SAFARI NJEMA

words of an over-opinionated travel addict

Category: East Africa

Old Friends, New Adventures

IMG-20150430-WA0001 It’s been a while since I have updated, but I’ve been moving nonstop! Stephanie came to visit and we had a very busy itinerary, and I’m happy to report that it all went very smoothly! Unfortunately, it also went very quickly – the past three weeks went by in a blur. We started our journey by meeting in Kilimanjaro Airport. I arrived 5 hours earlier than her and wasn’t allowed to wait in the actual air  rt, so I had to sit outside all afternoon, but it was all worth it when she arrived! We headed back to my old stomping grounds, a hostel in Arusha, and called it a night. We spent 4 days in Arusha, visiting my old friends Baba Jack and Baba Jerry, my home stay family, and touring the city. It was so amazing to see them all again and even more amazing to share it all with Steph. My ‘Mama’ welcomed us with open arms, served us an endless fried banana and chai afternoon snack, and updated me on the past few years. My Swahili, though still broken and basic, has improved significantly since the last time I saw her. We communicated a lot easier than I remembered before, and that was pretty cool.

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reunited

Then we headed out on safari, introducing Steph to her first camping experience! 3 of the 4 parks I had done before but they were just as incredible this time as they were the last! We saw everything and more – including the extremely rare sighting of a leopard hunting and killing a baby warthog! (I wish I had a picture, but I don’t). I had never even seen a leopard before, so that was incredible. We started out in Arusha heading to Tarangire, Ngorongoro Crater, and the Serengeti.  We did a budget safari, literally the cheapest I could find, and we were pleasantly surprised with how well everything went and how good the food was (although I did have to eat goat).
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Safari car selfie

After 4 days on safari, we drove through the Serengeti, away from Arusha. I had arranged for us to be dropped off at the other end of the Serengeti, closest to Mwanza, where a JBFC driver came to pick us up and take us to Mwanza. We spent 2 nights in a hotel there, where we were able to relax and do some laundry (in the shower), plus my coworkers were able to come meet us one night for dinner and drinks. Next, we were off somewhere new for both of us – Kigoma!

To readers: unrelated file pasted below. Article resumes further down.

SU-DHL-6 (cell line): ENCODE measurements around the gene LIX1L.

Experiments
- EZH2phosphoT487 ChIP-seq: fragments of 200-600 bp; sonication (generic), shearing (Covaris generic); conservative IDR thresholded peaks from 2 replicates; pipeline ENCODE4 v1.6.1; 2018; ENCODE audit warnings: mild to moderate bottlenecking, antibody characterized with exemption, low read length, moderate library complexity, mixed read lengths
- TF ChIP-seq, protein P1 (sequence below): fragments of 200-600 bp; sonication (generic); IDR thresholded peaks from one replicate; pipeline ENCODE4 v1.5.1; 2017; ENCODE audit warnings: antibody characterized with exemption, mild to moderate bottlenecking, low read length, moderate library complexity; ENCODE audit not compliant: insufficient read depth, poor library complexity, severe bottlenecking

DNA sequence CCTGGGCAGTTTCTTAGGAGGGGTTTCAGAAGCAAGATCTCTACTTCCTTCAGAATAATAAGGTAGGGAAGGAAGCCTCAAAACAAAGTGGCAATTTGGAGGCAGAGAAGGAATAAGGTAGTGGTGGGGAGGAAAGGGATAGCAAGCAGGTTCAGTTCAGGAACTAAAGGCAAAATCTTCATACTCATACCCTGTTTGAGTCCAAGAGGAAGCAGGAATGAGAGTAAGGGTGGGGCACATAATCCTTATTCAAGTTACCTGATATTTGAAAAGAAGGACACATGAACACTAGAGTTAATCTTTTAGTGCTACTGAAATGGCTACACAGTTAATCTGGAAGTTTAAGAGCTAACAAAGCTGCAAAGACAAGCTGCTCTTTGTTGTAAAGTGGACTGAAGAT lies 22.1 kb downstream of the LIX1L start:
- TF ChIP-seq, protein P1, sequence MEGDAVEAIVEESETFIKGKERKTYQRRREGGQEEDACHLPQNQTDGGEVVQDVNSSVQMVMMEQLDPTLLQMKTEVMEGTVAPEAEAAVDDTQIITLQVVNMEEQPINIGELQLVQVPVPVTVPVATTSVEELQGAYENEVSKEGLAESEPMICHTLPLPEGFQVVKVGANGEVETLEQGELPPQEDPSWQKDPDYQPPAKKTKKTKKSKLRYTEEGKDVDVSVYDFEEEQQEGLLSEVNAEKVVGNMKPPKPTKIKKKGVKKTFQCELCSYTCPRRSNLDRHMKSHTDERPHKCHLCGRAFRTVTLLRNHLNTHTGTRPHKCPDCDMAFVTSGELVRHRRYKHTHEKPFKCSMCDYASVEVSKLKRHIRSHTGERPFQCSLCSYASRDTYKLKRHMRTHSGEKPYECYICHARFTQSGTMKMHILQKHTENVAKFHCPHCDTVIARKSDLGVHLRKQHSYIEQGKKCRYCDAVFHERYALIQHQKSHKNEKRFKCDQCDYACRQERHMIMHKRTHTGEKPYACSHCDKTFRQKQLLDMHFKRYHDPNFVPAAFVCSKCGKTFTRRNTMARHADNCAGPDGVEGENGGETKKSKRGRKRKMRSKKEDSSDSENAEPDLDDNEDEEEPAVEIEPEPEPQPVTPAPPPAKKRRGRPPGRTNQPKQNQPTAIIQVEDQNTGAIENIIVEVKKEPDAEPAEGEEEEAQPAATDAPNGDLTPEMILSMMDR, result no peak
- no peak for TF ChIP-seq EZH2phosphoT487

Kigoma is a small city on Lake Tanganyika. We had a few options of how to get there, and in the end decided to fly. Though extremely expensive (it was a charter plane), with such a IMG_4410limited amount of time it made the most sense for our plans. So we boarded the smallest plane I had ever been in, and we were off. I knew I loved Kigoma the minute we landed. It’s a very small rural area, I’m not even really comfortable calling a city (no supermarkets, but we did find an ATM!). We hopped in a cab and headed for the docks on the other side of town, where I was told we would find water taxi’s heading out to Gombe Stream National Park – the place where Jane Gooddall lived with the chimpanzees, and still visits twice a year. After wandering around the small market attempting to stock up on fruit and bread to snack on, we climbed onto our boat. The boat was large, uncovered (yay for sunburns – the trip took 3 hours) and filled with about 40-50 Tanzanians, a few huge bags of rice, large crates of sodas, and a handful of chickens. We also had the pleasure of a few not-so-subtle photos being taken of us from the water taxi next to us, because what’s funnier than white people on a boat? We managed to kill time on our long ride by having a few conversations with the one person on the boat who sort of spoke English. Mainly we talked about Obama, Tupac, and Rihanna, because America.